Many of the other materials collected couldn't readily be recycled either. Many who lived through the war remember collecting old newspapers, but apart from using them as packing material and such there was little to be done with them. A 1941 aluminum-scrap drive to help the plucky Brits pulled in 70,000 tons of aluminum pots and pans, but only virgin aluminum could be used to manufacture aircraft.

    Iron and steel were a different story. These metals could be easily melted down and used for munitions. It's not as if the U.S. lacked domestic sources of iron ore, though. The real challenge was gearing up American industry for war production. That meant everything from increasing steel-making capacity to building more factories and designing better weapons. Recycling of steel and iron unquestionably helped. One campaign netted five million tons of steel in just three weeks, and scrap-metal drives continued for most of the war.

    Useful though recycled steel and iron were, some scrap drives went overboard. In addition to old streetcar tracks, wrought iron fences, church bells, and the like, people carted off relics of previous wars, including cannons, park statues, and other memorials. When the memorials were being rebuilt after the war, many wished they hadn't been so hasty.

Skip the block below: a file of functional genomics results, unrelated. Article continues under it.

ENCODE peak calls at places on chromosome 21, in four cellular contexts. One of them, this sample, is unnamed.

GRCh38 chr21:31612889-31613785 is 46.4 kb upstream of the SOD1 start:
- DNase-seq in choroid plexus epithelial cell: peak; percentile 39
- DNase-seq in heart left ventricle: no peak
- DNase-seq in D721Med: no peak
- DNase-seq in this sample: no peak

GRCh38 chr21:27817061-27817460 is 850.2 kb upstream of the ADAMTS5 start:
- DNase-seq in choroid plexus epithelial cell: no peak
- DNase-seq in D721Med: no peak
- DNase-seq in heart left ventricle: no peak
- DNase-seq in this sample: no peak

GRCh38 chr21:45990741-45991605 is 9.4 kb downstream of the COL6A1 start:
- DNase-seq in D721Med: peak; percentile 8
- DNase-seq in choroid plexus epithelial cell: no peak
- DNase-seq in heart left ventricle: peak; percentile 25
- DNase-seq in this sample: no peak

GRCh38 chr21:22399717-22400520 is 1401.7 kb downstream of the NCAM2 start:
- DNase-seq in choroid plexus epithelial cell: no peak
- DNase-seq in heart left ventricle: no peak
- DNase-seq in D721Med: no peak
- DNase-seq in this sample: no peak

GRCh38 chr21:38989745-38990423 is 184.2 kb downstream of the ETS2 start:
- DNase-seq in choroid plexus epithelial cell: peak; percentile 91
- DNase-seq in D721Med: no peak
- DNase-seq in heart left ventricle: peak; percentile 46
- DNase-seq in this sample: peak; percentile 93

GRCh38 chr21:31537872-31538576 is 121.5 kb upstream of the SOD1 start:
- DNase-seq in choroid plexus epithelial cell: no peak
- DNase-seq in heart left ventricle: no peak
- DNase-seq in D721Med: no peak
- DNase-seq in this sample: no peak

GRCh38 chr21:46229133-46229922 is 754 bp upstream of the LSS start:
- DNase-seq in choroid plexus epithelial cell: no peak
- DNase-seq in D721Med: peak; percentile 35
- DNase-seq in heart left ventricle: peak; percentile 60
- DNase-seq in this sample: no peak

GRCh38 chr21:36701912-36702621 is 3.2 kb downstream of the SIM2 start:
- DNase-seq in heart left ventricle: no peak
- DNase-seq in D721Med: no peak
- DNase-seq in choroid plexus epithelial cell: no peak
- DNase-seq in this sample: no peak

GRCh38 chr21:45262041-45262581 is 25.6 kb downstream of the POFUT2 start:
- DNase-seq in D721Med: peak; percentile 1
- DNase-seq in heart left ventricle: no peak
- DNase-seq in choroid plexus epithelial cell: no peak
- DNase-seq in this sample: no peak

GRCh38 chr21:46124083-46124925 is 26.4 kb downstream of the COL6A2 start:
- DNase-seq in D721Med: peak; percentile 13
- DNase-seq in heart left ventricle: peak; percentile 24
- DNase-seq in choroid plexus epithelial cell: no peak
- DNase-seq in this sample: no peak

There's no denying scrap drives were meant in part as morale builders.

    There is no reason to preserve your hat in some pristine state to keep alive the memory of a Public Relations effort.

    Also, the main reason that Hollywood Types remember the other William Boyd (aka Hopalong Cassidy) is that in the early days of Televison, he pioneered the merchandising techniques (the sales of Hopalong Cassidy lunch boxes, hats, cap guns, etc.) that drive (and pollute) much of the entertainment industry today.